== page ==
Interviewer: Are the tests always videoed?
Court Koehler: No, they’re not, unfortunately. It varies from agency to agency. For instance, if you get pulled over in Utah by the Utah Highway Patrol, they pretty much always have dash cams. Not every police agency, though. So you have Salt Lake City police. You might have Park City police. You have different sheriffs in different counties. All these different agencies. They all have different policies and they all have different availability for these dashboard cams. Some officers are also starting to wear cameras or microphones on their body. They’ve got some cool ones actually that they came out with recently that go on your glasses. So if the officer is wearing a pair of sunglasses, then there’s a camera attached to the side of the sunglasses there.
It depends from agency to agency but there’s definitely not always a video and I wish there was because it almost always helps my client out when there’s a video. You see it a good amount of time; more often than not there is a video but there are definitely plenty of cases where a client is not fortunate enough to have had the check and balance of the dashboard camera video or the audio recording equipment so that you can see whether the officer was actually doing everything the way that he was supposed to.
Interviewer: When someone performs a field sobriety test, can they get charged and arrested for a DUI just solely based on that or will they have to perform additional tests if they fail the field sobriety test? How does that work?
Court Koehler: Yeah, legally the officer could arrest them for DUI even without any tests at all.
Court Koehler: Yeah, but the officer has to have probable cause. That’s what you need to arrest somebody. So you have to have probable cause if somebody is intoxicated. Theoretically it’s possible that maybe he pulled somebody over and they’ve been driving really erratically and crazy and he doesn’t even get out of his car and this person jumps out of his car and they can’t walk straight and they smell like alcohol and they fall down on the street and they pass out or something like that. That guy is probably going to get arrested for D.U.I even though he hasn’t had any interaction with the officer at all. In practicality, it’s pretty tough to fight a case like that. That would be pretty rare.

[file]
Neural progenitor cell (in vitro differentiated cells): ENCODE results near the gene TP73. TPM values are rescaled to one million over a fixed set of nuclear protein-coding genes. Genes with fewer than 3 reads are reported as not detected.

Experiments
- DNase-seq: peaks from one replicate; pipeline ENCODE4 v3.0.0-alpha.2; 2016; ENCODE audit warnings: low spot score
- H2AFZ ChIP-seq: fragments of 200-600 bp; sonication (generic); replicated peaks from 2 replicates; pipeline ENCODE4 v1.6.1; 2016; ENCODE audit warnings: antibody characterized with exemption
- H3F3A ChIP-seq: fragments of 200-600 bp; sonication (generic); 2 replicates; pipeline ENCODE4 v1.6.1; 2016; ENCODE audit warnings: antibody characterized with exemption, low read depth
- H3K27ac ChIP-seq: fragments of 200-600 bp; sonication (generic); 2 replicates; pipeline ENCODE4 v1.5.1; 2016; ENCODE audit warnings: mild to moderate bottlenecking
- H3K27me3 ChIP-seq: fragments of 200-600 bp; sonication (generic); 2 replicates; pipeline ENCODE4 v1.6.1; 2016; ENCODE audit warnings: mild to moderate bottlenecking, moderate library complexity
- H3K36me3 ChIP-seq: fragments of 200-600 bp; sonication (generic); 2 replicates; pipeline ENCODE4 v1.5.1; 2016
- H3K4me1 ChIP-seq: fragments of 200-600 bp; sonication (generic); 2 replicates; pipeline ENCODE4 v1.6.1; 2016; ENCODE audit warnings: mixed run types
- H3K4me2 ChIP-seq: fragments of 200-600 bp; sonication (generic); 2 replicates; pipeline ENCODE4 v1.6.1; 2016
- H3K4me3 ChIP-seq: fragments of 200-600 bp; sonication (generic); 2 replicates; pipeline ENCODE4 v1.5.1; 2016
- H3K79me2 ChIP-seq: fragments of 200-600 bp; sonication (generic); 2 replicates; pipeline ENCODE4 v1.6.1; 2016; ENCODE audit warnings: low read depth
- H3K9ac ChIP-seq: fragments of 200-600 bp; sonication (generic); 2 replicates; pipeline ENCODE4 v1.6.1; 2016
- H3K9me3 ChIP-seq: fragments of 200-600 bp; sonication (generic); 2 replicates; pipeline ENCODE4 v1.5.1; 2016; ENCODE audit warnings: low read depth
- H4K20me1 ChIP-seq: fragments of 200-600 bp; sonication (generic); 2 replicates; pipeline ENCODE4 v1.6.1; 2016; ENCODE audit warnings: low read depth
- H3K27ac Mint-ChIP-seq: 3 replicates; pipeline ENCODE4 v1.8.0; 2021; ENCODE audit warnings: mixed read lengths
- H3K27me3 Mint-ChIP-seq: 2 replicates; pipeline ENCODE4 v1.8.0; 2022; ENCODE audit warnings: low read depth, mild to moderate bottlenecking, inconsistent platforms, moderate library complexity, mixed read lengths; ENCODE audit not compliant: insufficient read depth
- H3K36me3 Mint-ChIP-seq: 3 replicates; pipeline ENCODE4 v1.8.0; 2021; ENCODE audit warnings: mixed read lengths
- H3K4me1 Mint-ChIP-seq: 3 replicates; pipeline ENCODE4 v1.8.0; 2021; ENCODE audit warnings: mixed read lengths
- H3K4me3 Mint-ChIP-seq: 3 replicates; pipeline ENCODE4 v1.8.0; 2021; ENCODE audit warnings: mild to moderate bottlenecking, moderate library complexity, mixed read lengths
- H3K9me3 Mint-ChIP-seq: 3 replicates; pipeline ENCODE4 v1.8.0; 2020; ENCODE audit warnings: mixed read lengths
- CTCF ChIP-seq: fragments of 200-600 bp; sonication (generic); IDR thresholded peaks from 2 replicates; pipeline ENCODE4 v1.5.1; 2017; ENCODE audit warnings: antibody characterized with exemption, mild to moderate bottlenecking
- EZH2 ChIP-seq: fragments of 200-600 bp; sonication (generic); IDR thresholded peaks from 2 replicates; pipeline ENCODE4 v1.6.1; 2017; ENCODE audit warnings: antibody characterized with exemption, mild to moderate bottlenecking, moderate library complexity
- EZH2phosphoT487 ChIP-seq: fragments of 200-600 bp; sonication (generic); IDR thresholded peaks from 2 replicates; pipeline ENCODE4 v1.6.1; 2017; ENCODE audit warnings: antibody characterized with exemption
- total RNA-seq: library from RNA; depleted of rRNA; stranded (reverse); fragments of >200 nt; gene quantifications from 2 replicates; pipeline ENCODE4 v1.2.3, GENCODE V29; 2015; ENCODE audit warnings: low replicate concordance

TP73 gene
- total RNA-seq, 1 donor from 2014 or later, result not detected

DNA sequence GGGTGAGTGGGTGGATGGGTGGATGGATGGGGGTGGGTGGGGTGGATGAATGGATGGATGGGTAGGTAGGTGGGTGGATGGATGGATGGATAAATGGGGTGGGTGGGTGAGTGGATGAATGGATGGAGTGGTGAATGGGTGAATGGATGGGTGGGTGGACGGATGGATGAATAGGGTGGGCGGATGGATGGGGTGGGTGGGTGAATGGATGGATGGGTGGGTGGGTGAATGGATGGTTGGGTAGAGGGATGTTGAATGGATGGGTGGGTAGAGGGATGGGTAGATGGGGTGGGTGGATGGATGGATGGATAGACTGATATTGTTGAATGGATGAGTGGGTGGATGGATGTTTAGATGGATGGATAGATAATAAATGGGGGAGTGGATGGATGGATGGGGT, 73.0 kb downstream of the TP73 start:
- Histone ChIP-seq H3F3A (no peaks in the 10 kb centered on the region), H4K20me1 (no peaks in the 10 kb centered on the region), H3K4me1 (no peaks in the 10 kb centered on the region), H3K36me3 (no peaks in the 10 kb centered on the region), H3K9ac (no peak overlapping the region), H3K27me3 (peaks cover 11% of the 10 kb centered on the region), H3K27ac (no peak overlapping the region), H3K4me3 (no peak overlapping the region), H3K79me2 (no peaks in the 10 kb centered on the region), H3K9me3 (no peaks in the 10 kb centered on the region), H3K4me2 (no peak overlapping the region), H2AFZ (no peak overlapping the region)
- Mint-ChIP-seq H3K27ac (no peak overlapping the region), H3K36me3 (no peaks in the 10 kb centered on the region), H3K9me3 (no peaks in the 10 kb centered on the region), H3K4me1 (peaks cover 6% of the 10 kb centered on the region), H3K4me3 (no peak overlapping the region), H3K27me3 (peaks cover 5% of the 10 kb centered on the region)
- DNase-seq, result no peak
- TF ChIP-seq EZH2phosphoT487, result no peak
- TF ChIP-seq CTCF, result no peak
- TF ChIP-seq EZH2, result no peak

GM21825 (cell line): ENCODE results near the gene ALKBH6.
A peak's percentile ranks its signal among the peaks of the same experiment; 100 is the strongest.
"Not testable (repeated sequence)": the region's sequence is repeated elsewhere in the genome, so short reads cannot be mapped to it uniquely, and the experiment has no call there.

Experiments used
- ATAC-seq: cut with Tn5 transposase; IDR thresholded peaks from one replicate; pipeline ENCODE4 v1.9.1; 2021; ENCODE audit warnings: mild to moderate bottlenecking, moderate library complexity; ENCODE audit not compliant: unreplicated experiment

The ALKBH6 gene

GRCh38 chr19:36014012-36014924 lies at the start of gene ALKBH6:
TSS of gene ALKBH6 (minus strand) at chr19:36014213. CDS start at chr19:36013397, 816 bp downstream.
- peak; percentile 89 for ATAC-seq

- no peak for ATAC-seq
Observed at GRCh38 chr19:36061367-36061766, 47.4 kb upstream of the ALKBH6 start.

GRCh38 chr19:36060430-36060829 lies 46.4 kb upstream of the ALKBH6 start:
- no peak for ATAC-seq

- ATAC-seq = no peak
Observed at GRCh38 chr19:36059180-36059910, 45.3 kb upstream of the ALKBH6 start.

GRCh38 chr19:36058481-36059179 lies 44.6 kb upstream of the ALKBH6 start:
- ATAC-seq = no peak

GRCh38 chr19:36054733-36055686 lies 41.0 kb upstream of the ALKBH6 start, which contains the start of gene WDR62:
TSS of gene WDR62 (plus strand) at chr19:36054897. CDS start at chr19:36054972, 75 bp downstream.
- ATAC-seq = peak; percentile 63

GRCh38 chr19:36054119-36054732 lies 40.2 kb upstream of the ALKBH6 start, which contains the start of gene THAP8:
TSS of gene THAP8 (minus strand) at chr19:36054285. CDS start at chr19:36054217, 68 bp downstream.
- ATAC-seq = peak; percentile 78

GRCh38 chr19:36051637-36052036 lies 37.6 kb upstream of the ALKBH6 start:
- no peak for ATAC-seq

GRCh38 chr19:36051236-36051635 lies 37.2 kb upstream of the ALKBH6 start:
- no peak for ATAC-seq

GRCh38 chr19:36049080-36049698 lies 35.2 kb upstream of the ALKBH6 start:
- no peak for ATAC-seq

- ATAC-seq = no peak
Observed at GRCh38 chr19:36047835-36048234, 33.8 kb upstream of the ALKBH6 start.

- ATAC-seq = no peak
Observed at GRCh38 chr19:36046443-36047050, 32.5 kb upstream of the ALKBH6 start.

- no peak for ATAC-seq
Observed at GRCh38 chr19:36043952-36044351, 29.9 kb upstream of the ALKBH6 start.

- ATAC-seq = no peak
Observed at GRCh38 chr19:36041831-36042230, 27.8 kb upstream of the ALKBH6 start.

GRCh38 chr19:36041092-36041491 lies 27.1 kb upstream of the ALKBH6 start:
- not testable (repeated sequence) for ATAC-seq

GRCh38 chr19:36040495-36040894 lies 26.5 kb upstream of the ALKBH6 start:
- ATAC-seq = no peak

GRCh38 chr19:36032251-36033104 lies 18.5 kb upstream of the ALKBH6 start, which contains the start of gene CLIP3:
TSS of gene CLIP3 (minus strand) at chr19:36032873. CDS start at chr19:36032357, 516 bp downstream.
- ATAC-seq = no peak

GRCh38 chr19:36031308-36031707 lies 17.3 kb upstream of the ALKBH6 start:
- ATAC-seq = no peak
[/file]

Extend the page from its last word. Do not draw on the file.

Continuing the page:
Most of the time you’re going to have to go through these tests in order to determine whether or not the officer has the probable cause required to arrest somebody for DUI You don’t necessarily need any tests, or maybe sometimes you do one and not the other ones. Anytime there’s sort of a break in the consistency and the regiment that an officer normally does – say they don’t do one of the tests or they do the tests in a strange order, like they give you a breathalyzer first or something like that – that is usually a red flag for the driver’s license division or the courts and the judge that something was going on there, that the officer didn’t conduct the inspection in the right way.
So it will be maybe tougher to get a conviction if they don’t do all three tests, but it doesn’t necessarily mean that they have to.
Interviewer: What is typically the case that you’ve observed in these kinds of instances where a police officer will conduct the field sobriety test? What will usually happen after that? Will they give them an additional test like the breathalyzer, or will they be arrested?
Court Koehler: What I see most of the time is they’ll give you the field sobriety test, and then if you fail the field sobriety test, which basically everyone does, they will then give you what’s called the portable breath test. This is the greatest misconception of all. This is the machine that they put up to your mouth and you’re going to blow in it and if you blow below .08 then you’re okay and they’re going to let you go. Actually, the portable breath test is not the breathalyzer that they’re going to use in court after you get arrested and charged with DUI
This is a tiny little hand-held device that is not accurate enough to be admissible in court. Courts won’t accept this as evidence of your actual blood alcohol level. What they use it for is probably cause. What it will tell them, essentially, is whether or not you’ve been drinking at all. It will give a number, just like the breathalyzer does. It’ll say you’re .09 or you’re .05 or something like that. But that number is pretty unreliable and really what the officer is doing is he’s giving you the test to develop more probable cause.
So it’s almost like a field sobriety test. It has no evidentiary value in court other than to establish probable cause for the officer to arrest you. It’s the only thing they can use it for, legally. So that’s the next thing they’ll do. They’ll put that up to your mouth and you’ll feel like you have to blow. Just like the field sobriety test, you don’t have to take that test. You do not have to blow into that machine, and there’s nothing really good that can come of it. I’ve almost never seen a case where somebody blows into a portable breath test and then the officer sees that they have only blown a .02 and then they just let him go. It just doesn’t happen that way.